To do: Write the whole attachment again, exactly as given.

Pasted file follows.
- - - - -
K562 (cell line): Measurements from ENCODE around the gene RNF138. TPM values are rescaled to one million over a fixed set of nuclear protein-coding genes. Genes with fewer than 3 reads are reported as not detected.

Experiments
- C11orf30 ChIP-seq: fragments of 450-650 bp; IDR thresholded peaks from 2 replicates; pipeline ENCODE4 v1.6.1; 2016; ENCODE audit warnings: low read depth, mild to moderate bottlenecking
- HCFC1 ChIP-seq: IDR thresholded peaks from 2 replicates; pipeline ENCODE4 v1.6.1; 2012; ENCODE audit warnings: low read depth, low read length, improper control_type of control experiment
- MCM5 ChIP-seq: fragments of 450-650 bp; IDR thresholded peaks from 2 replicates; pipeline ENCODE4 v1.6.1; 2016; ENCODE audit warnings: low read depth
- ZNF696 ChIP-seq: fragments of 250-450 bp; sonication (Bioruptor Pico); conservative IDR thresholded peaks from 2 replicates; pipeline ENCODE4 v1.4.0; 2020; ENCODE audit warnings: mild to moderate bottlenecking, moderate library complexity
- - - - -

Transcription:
K562 (cell line): Measurements from ENCODE around the gene RNF138. TPM values are rescaled to one million over a fixed set of nuclear protein-coding genes. Genes with fewer than 3 reads are reported as not detected.

Experiments
- C11orf30 ChIP-seq: fragments of 450-650 bp; IDR thresholded peaks from 2 replicates; pipeline ENCODE4 v1.6.1; 2016; ENCODE audit warnings: low read depth, mild to moderate bottlenecking
- HCFC1 ChIP-seq: IDR thresholded peaks from 2 replicates; pipeline ENCODE4 v1.6.1; 2012; ENCODE audit warnings: low read depth, low read length, improper control_type of control experiment
- MCM5 ChIP-seq: fragments of 450-650 bp; IDR thresholded peaks from 2 replicates; pipeline ENCODE4 v1.6.1; 2016; ENCODE audit warnings: low read depth
- ZNF696 ChIP-seq: fragments of 250-450 bp; sonication (Bioruptor Pico); conservative IDR thresholded peaks from 2 replicates; pipeline ENCODE4 v1.4.0; 2020; ENCODE audit warnings: mild to moderate bottlenecking, moderate library complexity